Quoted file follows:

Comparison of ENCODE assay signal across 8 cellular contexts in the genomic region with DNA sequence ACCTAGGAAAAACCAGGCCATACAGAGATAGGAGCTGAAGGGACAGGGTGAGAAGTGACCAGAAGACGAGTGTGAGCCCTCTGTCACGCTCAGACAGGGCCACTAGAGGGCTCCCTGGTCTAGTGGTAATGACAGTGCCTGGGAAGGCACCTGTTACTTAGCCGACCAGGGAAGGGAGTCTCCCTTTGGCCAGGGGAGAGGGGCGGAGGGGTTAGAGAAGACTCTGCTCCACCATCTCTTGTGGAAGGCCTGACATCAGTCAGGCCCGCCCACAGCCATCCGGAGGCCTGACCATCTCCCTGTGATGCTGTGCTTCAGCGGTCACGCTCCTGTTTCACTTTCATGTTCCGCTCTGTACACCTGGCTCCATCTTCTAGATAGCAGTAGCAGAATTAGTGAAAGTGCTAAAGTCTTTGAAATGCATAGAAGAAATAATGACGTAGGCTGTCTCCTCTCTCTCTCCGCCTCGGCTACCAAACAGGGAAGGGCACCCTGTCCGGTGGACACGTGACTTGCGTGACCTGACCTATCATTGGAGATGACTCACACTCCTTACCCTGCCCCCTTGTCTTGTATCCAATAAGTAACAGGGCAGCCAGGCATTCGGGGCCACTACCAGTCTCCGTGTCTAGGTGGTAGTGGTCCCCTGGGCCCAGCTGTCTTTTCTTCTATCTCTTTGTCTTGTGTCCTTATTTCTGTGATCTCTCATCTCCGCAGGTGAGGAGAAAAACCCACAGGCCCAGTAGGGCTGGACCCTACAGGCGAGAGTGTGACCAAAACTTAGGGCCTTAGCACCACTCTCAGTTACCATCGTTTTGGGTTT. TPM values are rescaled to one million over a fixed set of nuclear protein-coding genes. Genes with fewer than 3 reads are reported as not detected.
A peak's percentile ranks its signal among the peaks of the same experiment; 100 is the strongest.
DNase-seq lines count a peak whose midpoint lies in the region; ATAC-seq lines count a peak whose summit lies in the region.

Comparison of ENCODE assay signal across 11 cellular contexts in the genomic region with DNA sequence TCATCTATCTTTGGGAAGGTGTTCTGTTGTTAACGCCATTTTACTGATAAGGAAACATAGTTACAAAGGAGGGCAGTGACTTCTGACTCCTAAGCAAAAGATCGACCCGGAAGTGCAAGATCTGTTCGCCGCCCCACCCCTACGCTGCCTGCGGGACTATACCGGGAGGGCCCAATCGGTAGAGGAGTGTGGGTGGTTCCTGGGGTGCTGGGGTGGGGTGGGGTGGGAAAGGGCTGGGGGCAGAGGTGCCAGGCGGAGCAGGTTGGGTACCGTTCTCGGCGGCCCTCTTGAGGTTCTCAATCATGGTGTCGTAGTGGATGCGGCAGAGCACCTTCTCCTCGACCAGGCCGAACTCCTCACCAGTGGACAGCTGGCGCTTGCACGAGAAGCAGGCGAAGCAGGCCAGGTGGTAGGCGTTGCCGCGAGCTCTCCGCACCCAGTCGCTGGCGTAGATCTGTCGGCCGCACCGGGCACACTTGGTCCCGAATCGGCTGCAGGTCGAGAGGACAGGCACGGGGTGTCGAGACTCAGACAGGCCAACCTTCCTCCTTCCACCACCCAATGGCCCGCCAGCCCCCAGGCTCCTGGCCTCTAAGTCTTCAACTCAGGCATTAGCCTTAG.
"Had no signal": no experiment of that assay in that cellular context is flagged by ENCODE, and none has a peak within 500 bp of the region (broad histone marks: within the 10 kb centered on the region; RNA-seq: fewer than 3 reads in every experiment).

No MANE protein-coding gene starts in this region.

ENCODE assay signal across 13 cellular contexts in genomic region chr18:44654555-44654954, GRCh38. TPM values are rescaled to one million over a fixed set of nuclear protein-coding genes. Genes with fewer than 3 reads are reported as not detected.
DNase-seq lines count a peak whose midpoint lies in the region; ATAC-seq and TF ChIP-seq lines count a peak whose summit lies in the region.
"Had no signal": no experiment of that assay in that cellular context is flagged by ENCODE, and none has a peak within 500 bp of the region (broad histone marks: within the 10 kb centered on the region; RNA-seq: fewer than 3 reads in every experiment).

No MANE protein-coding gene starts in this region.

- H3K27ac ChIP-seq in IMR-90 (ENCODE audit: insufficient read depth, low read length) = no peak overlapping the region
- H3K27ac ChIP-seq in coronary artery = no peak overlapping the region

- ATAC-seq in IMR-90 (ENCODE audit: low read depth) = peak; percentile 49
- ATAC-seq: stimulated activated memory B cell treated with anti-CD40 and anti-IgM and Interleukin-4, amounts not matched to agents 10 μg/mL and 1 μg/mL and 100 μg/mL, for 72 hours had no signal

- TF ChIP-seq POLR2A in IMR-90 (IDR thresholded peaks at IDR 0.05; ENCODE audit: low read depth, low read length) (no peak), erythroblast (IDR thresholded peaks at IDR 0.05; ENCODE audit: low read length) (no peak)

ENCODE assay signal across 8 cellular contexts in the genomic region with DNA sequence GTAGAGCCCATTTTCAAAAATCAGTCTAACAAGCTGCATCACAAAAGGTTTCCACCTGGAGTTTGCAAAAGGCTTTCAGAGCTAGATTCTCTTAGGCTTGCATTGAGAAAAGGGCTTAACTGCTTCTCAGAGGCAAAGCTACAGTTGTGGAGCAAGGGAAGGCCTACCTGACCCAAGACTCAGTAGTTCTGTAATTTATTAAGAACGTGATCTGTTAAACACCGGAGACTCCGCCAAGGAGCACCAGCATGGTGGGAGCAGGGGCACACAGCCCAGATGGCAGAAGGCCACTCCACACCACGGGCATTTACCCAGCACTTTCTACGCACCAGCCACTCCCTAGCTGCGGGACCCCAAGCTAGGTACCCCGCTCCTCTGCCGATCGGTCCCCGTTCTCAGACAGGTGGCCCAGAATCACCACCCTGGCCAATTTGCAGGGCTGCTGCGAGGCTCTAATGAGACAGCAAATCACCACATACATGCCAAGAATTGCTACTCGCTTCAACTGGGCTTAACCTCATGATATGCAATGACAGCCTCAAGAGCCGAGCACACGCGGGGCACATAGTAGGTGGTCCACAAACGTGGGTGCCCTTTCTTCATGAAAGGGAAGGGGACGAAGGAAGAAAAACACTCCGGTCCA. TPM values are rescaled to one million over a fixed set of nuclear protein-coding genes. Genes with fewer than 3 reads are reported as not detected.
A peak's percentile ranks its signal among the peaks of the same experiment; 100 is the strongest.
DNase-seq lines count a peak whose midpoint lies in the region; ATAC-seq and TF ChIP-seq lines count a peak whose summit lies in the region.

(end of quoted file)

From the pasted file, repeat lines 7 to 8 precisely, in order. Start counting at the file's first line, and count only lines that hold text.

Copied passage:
ENCODE assay signal across 13 cellular contexts in genomic region chr18:44654555-44654954, GRCh38. TPM values are rescaled to one million over a fixed set of nuclear protein-coding genes. Genes with fewer than 3 reads are reported as not detected.
DNase-seq lines count a peak whose midpoint lies in the region; ATAC-seq and TF ChIP-seq lines count a peak whose summit lies in the region.